Item description for Emil Nolde: Unpainted Pictures by Tilman Osterwold & Thomas Knubben...
Unpainted Pictures is the title of a series of fascinating watercolors painted by Emil Nolde from 1938 through 1945. Nolde created these works in the seclusion of his own home in Seebll, after his works had been confiscated by the Nazis and he himself had been forbidden to paint. He lent many of them to friends for safekeeping, in order to protect himself and his art from Gestapo raids. These small, free, imaginative works were ''unpainted'' in the sense that they did not officially exist and were not supposed to exist--not only that, but Nolde hoped to expand on them at a later date. Nolde never offered any of these watercolors for sale, and today this collection--which has become, for many, the summary and epitome of his work--resides at the Nolde Foundation in Seebll. All of the 104 watercolors in the series are presented here, along with a kind of diary, consisting of dated notes, thoughts, questions, and dreams, which together form a record of the period in which the Unpainted Pictures were being created. Gorgeous, diverse, and quietly moving, these Unpainted Pictures continue to be nothing short of a revelation.
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Est. Packaging Dimensions: Length: 0.75" Width: 6.75" Height: 9.5" Weight: 1.45 lbs.
Release Date Jan 15, 2001
Publisher Hatje Cantz Publishers
ISBN 3775709959 ISBN13 9783775709958
Availability 2 units. Availability accurate as of Jan 16, 2017 09:54.
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Reviews - What do customers think about Emil Nolde: Unpainted Pictures?
I Adore This Book Apr 28, 2008
I found the images in this little book breathtaking. The color and expression was so exciting and the history was fascinating. This tiny little volume is packed with beautiful images of Nolde watercolors. I'm so glad I found it.
Unpainted Pictures Nov 28, 2007
Nolde, though sympathetic to the Nazi Party, was included among the artists who were exhibited in the "Degenerate Art Show". He was also banned from painting throughout the war which he spent in the north German town of Seebüll. Being the artist he was he was unable to halt the creative process and began to paint watercolor pictures on small torn sheets of paper - these paintings, the "unpainted pictures" are the subject of this book. The paintings are quite beautiful and the viewer can see how Nolde played with the rich watercolors to create pictures of people, fantastic portraits, and landscapes and seascapes. They are heavily expressionistic as Nolde used dark colors and india ink to delineate figures, give depth, and provide shadow. At their best the pictures are akin to stained glass with a backlighting sun emphasizing the rich colors. If you're a fan of expressionism it's a must book to have. For an art historian there there is a concise text which explores Nolde's relationship with the Nazi Party and those Nazis (Goebbels among them) who attempted to intercede on his behalf.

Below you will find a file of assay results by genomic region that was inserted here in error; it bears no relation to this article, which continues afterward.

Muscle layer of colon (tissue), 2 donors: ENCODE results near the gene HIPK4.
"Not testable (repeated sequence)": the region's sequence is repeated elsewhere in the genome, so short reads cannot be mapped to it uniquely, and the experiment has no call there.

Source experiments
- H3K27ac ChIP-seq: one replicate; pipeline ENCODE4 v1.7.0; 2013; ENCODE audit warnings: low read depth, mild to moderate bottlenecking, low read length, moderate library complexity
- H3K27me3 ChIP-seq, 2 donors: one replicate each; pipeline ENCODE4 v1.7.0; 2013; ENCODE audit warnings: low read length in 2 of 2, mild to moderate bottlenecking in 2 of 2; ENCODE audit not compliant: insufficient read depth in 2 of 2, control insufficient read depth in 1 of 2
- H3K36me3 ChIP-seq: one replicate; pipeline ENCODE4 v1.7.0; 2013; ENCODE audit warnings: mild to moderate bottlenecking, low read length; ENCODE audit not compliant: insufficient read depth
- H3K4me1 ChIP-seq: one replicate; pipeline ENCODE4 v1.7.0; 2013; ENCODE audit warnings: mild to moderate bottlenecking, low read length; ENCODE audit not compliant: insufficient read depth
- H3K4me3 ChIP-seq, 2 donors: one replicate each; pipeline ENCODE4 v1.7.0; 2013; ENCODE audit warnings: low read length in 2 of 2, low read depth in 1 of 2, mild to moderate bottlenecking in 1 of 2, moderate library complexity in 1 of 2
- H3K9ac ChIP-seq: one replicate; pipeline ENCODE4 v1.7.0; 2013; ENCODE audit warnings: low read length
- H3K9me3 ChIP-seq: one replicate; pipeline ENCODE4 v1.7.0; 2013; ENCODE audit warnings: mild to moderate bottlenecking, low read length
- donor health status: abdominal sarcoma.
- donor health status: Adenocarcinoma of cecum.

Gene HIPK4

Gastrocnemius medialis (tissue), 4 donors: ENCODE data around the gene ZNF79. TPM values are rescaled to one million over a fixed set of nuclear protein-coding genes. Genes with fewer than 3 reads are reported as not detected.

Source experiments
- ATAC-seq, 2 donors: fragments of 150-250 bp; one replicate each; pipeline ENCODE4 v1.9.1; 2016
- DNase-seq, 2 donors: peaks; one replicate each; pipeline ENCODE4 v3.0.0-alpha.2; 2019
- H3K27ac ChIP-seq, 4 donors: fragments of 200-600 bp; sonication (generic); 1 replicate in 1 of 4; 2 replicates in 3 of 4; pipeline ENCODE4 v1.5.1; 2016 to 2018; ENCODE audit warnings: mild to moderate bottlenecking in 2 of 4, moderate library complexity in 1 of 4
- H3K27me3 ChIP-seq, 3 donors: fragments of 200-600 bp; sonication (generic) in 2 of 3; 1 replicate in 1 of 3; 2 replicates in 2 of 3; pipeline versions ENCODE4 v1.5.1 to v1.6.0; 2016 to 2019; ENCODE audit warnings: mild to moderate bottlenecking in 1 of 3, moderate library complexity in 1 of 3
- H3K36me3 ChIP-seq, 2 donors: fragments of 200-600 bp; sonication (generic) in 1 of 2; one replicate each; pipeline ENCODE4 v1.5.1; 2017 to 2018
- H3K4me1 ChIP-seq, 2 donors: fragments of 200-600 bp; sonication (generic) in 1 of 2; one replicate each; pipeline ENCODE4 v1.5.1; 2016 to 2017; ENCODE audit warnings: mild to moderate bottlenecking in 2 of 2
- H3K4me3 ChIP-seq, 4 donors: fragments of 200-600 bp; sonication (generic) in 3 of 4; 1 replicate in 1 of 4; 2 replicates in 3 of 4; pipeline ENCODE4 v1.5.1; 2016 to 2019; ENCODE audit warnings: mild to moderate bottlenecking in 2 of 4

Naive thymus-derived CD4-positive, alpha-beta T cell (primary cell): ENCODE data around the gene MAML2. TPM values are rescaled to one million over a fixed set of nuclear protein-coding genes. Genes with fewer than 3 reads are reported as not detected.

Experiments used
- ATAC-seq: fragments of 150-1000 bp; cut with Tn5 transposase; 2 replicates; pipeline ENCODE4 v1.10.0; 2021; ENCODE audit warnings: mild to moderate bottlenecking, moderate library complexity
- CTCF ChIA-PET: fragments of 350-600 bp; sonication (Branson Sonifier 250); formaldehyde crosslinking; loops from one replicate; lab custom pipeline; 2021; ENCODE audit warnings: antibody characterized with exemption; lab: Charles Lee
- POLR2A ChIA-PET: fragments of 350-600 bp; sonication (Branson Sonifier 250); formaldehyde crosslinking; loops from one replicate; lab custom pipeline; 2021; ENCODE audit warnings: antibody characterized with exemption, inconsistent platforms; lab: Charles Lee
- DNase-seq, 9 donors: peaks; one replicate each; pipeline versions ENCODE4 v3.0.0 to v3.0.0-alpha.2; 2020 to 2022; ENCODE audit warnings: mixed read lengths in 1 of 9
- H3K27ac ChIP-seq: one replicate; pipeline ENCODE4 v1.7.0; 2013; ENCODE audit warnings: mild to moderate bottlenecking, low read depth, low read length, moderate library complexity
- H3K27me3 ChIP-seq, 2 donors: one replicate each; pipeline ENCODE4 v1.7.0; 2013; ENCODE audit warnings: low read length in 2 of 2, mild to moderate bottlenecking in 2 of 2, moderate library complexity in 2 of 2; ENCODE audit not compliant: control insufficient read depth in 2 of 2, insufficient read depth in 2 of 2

gorgeous watercolors Sep 1, 2007
it is a really beautiful book, in spite of being small, contains watercolors of this great artist, gorgeous, very good quality of illustration, that I make on paper Japanese, in small format, all are like small jewels, that display the great colorista that was. I am enchanted with the book.
Gorgeous book Jun 1, 2007
Emile Nolde's Unpainted Pictures is a reminder that the Nazi regime affected everyone, not just the groups targeted for persecution. This is an example of one artist's adaptation to those horrible circumstances. It is a book of beautiful reproductions of watercolors done in secret and distributed to friends to keep them safe. Even the format of the book is small, implying that the paintings had to be hidden. It is not a book for generalists; it is for a specific audience, those who are interested in Expressionist paintings.
Very good Jul 31, 2002
I liked, though did not love, this book. I think that perhaps there are too many reproductions, some of which are inferior to the others. I hope that when I die and become a famous artist (well, one can hope, can't they?) someone will edit my work with more care. Still Nolde is always interesting and this book is worth it for fans of his work.